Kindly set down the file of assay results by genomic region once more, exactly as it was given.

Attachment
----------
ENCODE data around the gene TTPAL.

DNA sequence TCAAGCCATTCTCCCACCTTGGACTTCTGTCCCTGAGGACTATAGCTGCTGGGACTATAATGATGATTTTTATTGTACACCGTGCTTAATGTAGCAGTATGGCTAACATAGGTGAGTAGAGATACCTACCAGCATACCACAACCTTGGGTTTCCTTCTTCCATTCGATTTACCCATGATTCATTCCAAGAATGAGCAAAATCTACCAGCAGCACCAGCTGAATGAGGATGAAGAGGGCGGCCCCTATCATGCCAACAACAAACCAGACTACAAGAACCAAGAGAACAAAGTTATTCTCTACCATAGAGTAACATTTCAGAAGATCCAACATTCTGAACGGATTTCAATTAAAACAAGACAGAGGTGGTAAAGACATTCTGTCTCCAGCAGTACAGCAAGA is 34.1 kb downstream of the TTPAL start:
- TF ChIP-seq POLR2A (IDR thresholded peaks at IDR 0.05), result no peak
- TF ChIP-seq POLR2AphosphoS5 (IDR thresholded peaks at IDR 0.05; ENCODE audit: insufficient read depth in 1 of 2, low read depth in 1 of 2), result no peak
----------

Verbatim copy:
ENCODE data around the gene TTPAL.

DNA sequence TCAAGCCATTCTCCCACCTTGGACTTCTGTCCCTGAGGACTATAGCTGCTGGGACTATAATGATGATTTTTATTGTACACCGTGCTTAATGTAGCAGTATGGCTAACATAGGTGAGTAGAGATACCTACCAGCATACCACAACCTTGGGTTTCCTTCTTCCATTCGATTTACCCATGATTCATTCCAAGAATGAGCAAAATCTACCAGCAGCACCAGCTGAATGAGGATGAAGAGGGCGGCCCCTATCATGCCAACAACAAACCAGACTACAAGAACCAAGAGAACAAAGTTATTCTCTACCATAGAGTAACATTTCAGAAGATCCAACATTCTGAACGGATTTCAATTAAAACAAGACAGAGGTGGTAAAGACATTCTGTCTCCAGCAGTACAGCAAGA is 34.1 kb downstream of the TTPAL start:
- TF ChIP-seq POLR2A (IDR thresholded peaks at IDR 0.05), result no peak
- TF ChIP-seq POLR2AphosphoS5 (IDR thresholded peaks at IDR 0.05; ENCODE audit: insufficient read depth in 1 of 2, low read depth in 1 of 2), result no peak